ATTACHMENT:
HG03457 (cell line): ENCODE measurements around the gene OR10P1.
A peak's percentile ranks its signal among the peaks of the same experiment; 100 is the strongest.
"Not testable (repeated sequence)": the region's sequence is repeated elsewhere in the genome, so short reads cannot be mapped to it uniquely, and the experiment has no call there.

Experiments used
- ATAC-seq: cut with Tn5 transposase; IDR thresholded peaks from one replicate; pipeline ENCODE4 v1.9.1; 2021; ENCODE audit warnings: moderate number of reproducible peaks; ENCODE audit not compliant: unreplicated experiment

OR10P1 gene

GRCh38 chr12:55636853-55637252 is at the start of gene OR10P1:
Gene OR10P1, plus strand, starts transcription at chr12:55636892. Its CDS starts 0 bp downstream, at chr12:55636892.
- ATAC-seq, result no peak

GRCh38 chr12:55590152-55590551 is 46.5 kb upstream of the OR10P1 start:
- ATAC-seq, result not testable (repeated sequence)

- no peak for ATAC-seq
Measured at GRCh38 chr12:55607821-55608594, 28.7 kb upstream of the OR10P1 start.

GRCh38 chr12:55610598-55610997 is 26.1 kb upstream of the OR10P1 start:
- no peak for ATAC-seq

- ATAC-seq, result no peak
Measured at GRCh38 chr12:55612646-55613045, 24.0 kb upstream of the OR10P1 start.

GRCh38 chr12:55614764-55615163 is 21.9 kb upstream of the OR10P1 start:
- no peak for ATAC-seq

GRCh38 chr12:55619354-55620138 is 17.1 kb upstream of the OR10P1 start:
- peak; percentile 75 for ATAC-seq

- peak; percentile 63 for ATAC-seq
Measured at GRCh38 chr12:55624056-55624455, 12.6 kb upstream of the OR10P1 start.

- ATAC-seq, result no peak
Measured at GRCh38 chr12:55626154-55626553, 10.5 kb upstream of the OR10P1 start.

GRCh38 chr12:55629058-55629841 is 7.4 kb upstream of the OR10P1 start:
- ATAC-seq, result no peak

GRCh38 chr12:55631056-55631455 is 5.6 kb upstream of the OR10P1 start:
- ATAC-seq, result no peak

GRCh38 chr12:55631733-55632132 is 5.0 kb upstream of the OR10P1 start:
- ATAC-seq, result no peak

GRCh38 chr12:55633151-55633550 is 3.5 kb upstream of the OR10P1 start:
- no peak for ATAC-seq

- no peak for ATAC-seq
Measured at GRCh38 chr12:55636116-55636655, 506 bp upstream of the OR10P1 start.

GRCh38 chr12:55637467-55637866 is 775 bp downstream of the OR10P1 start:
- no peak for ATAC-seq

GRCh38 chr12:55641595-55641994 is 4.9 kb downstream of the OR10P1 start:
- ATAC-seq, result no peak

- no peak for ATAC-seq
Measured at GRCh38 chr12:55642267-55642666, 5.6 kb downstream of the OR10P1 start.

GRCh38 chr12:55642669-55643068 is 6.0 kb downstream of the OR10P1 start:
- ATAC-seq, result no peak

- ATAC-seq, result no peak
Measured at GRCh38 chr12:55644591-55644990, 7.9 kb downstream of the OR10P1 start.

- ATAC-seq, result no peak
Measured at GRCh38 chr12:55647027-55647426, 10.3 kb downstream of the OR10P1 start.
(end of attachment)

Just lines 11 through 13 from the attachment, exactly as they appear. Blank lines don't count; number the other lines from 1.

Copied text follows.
- ATAC-seq, result not testable (repeated sequence)

- no peak for ATAC-seq
Measured at GRCh38 chr12:55607821-55608594, 28.7 kb upstream of the OR10P1 start.